Treasure Awaits in the Lost Ruins of Arnak

Avatar Rachel Boesen

10 Mar 2024

In uncharted waters lies an island no one has ever heard of. Its name is whispered on the winds treacherous seas for which no map exists. You have never taken its eerie presence as a warning. Instead it calls you. What awaits just past the jagged shoreline? What mysteries lie beyond? You don't just think there's something out there, you'd stake your life on it. Artefacts, knowledge, maybe even treasure – it can all be yours.

What was that!

A shift in the thick jungle growth? The hiss of something, not quite snake, not quite lion? For a second you think you see yellow, glowing eyes gazing at you from the distance. All of a sudden you get the sinking, hair-raising feeling that you might not be entirely… alone.

 

Lost Ruins of Arnak is a competitive, deck-building adventure for you and up to three more intrepid explorers to battle it out in a quest for knowledge and riches. Lost Ruins of Arnak displays all the core tenets of deck-building fans of the mechanic can flock to. It also pairs deck-building with worker placement in order to force you to strategise amidst a blend of familiar game mechanics. If you've played deck-builders like Dominion, or if you're a fan of worker placement and resource management, you'll pick up Lost Ruins of Arnak in no time.

To delve deep into the mysterious island of Arnak you're going to need resources. Throughout the game you can pick up gold, compass tokens, ancient tablets, arrowheads, and rubies. You'll gain resources by placing your archaeologist workers around twelve discovery sites. Basic discovery sites give you a few compasses here and there or an arrowhead, while sites embedded deeper into Arnak are markedly more powerful and will shower you with greater riches. Beware! Every new site discovered summons a powerful, ancient guardian you have to banish before the end of the round by paying it off with resources, lest you suffer the consequences. Banishing a guardian also score you points, so it's basically a win-win.

Your deck is made up of two types of cards: tool and artifact cards. Buy tool cards with gold and artifacts with compass tokens. Tool cards do things like give you an extra card draw, give you more resources or banish unhelpful cards. Purchased tool cards can't be played in the current round but make a nice set-up for the next round and you should plan your turn accordingly. Artifact cards can be played immediately making them just as, if not more, powerful. Cards also have a travel symbol of a boot, boat, car or plane. Uncovering or visiting a discovery site requires this travel symbol to be fulfilled by discarding the relevant card without gaining any of its regular benefits. The system is hierarchical, so planes are universal symbols, and boats or cars can be used in place of boots.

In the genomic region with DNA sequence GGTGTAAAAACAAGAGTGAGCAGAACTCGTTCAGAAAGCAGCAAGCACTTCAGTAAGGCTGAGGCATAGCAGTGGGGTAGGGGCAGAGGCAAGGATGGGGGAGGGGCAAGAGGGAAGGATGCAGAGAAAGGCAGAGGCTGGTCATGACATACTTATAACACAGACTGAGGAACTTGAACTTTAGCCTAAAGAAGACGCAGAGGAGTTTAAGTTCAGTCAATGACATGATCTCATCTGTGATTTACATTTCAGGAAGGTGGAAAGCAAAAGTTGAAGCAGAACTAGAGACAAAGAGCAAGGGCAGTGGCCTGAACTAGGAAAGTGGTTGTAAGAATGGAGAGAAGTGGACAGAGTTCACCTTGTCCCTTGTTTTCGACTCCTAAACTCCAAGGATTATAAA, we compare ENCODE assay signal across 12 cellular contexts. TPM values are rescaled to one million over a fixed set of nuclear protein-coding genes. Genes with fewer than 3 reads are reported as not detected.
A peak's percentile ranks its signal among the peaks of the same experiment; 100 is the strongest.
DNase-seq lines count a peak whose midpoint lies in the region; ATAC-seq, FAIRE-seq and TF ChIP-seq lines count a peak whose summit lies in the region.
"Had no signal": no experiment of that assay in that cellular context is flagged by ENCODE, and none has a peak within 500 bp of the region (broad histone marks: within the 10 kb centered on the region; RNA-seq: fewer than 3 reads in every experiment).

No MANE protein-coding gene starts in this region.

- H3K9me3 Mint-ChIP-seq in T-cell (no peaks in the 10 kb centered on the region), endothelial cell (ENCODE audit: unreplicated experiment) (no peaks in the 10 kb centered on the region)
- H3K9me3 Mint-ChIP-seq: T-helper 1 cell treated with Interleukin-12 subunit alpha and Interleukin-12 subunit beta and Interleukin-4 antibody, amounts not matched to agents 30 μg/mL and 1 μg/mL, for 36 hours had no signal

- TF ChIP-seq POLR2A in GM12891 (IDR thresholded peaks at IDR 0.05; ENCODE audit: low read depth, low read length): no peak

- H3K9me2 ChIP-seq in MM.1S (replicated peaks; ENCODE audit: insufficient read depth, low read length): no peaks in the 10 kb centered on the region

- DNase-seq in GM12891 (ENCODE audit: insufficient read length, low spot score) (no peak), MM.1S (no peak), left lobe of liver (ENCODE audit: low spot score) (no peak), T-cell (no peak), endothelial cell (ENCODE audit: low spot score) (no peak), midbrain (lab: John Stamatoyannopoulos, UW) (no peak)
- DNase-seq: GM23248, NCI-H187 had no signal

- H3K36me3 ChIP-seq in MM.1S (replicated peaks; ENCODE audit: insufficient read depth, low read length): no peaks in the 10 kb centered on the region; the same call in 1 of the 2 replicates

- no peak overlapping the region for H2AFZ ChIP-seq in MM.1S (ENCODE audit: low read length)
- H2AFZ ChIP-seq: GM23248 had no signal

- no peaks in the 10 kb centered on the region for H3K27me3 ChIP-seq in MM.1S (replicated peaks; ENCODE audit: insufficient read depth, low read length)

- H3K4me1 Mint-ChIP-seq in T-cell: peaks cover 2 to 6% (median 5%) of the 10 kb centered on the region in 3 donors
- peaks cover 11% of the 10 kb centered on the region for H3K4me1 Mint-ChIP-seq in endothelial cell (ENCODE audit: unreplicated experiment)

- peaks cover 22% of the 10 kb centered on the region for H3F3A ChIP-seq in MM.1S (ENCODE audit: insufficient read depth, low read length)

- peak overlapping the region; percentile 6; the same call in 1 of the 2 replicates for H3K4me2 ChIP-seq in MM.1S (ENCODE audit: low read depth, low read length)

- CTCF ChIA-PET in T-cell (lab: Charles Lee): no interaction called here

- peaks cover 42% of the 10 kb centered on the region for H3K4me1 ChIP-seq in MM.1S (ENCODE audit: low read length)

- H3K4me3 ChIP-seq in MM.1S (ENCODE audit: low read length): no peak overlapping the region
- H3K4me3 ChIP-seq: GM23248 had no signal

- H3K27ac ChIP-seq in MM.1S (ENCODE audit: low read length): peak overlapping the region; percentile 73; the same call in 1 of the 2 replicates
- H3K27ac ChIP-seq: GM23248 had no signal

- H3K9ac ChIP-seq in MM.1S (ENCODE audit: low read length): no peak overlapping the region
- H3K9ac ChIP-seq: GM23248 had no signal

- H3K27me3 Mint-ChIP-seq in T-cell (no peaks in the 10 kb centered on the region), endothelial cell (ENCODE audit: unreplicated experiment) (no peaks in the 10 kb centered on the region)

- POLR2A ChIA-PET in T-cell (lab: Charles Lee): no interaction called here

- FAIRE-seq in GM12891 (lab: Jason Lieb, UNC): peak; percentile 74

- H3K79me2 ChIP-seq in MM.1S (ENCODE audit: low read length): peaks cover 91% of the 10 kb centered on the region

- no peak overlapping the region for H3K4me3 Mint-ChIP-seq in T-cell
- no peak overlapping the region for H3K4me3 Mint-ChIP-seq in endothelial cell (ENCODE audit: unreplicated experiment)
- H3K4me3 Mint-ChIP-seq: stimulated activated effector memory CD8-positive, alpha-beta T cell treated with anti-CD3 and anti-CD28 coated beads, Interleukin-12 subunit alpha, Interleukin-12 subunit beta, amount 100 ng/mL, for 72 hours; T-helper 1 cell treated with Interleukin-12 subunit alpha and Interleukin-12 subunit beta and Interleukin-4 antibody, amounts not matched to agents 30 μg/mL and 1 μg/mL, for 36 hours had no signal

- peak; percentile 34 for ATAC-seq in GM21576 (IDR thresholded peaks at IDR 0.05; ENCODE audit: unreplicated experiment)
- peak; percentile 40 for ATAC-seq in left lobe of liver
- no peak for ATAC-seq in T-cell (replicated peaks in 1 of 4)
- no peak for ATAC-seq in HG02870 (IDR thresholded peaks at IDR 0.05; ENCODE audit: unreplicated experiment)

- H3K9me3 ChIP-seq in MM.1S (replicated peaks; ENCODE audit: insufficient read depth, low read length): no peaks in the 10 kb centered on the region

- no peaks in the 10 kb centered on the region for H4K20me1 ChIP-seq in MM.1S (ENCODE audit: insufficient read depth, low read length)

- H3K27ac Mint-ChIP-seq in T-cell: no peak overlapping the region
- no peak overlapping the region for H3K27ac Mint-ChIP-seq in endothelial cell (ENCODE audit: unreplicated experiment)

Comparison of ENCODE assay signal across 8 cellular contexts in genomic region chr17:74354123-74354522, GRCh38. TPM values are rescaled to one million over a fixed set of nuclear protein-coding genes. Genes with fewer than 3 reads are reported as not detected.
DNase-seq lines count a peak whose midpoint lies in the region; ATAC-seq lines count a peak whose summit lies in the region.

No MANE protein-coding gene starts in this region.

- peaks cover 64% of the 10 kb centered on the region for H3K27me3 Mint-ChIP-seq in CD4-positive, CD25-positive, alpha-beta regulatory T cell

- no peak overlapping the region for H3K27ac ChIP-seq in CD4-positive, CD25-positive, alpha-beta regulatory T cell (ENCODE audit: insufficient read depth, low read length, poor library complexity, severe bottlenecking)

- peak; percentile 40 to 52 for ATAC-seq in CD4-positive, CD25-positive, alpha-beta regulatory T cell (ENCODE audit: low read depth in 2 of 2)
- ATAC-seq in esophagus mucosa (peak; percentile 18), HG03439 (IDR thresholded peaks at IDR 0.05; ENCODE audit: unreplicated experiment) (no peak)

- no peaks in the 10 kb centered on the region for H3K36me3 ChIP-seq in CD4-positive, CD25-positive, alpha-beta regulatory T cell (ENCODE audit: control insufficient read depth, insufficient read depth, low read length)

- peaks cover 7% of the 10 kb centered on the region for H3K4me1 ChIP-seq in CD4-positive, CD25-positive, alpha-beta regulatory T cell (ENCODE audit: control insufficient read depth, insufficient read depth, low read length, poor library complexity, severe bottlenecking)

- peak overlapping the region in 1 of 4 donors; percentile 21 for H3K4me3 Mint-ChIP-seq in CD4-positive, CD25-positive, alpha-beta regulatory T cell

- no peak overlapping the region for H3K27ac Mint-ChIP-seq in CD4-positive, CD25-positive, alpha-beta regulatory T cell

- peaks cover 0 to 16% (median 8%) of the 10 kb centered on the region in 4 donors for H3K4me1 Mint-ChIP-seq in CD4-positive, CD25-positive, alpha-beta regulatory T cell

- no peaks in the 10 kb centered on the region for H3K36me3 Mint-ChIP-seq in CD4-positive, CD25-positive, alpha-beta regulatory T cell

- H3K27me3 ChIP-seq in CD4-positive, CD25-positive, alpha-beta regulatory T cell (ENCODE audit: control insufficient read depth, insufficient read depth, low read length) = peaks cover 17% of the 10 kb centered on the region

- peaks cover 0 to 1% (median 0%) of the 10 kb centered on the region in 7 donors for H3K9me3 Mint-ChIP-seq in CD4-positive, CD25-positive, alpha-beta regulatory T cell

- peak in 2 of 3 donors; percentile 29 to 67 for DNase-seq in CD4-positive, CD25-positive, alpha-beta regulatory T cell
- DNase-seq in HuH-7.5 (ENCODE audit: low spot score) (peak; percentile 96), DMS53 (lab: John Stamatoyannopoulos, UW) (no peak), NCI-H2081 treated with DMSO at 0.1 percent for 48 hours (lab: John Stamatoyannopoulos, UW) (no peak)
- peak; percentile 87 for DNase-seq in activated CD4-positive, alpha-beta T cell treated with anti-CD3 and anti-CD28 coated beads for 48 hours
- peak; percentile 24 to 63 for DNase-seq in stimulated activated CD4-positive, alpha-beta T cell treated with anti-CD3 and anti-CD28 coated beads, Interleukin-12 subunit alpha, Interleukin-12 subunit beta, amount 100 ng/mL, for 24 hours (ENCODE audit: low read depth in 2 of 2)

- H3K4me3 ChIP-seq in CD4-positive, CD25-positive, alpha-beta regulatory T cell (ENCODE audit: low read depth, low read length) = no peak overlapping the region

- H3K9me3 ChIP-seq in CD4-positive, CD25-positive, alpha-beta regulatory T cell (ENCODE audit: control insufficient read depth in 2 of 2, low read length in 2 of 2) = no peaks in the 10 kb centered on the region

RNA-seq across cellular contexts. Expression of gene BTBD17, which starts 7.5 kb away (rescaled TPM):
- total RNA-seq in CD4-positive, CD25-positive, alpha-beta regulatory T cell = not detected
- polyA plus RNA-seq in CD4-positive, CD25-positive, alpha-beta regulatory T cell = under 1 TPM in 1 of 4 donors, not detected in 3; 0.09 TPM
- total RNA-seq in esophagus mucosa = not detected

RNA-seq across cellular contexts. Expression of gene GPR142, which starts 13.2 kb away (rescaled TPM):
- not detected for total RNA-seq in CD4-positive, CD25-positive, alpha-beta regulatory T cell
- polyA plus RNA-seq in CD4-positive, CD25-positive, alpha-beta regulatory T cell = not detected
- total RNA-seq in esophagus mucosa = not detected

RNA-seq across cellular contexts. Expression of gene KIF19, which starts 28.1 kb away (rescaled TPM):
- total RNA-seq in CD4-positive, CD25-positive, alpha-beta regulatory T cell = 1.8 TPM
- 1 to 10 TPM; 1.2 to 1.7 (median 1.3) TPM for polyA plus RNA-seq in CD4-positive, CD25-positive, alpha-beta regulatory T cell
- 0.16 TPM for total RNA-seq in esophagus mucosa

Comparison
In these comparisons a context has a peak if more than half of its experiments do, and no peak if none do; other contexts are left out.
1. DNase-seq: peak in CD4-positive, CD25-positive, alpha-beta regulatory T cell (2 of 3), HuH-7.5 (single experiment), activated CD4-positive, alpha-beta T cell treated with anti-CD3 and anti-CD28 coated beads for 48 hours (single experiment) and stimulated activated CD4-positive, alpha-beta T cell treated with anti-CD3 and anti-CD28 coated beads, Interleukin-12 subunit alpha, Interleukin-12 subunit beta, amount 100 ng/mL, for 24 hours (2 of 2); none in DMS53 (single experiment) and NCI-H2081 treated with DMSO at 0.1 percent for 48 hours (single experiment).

The last vital aspect of the game to consider is the research track. As you discover more and more of Arnak you begin to record your findings. To elevate to another tier requires resources such as a compass and an arrowhead or a ruby, but in return they reward you with victory points and bonus resources. Note that your notebook can never overtake your magnifying glass – you can't record what you haven't discovered yet! This track snags you a lot of points throughout the game and showers you with bonus resources for a nice leg-up against your fellow players.

In each round you start by drawing five cards and then you have several main actions to choose from such as: playing a card, moving up a level on the research track, buying a card, banishing a guardian or discovering a new site. If there seems like a lot to do, there is. Too add to this there's only five rounds in the entire game. The rounds are clean, concise, sometimes panic-inducing, and extremely gratifying when a hand you've gambled on plays off.

Lost Ruins of Arnak brilliantly lulls you into a false sense of security by offering up what seems, at first, to be a regular deck-building experience. Instead, this is a careful game of resource management, timely card-buying, and just a little bit of luck. And don't worry, you're not alone in this experience. Your fellow players will drive the game along by buying their own cards and moving out to discovery sites. Don't think about it like you're behind the curve. You're letting them do all the hard work, just waiting for the perfect time to ride their coattails to success.

In summary, Lost Ruins of Arnak is a great game for someone looking for a unique gameplay experience. The game takes familiar mechanical concepts and twists them for a perfect level of strategy and engagement. It has hours of replay potential and variability to make for a thrilling experience each time. The board is beautiful with high-quality pieces and eye-catching artwork. Not to mention it looks impressive on the shelf.

Go forth, intrepid explorer. Arnark awaits!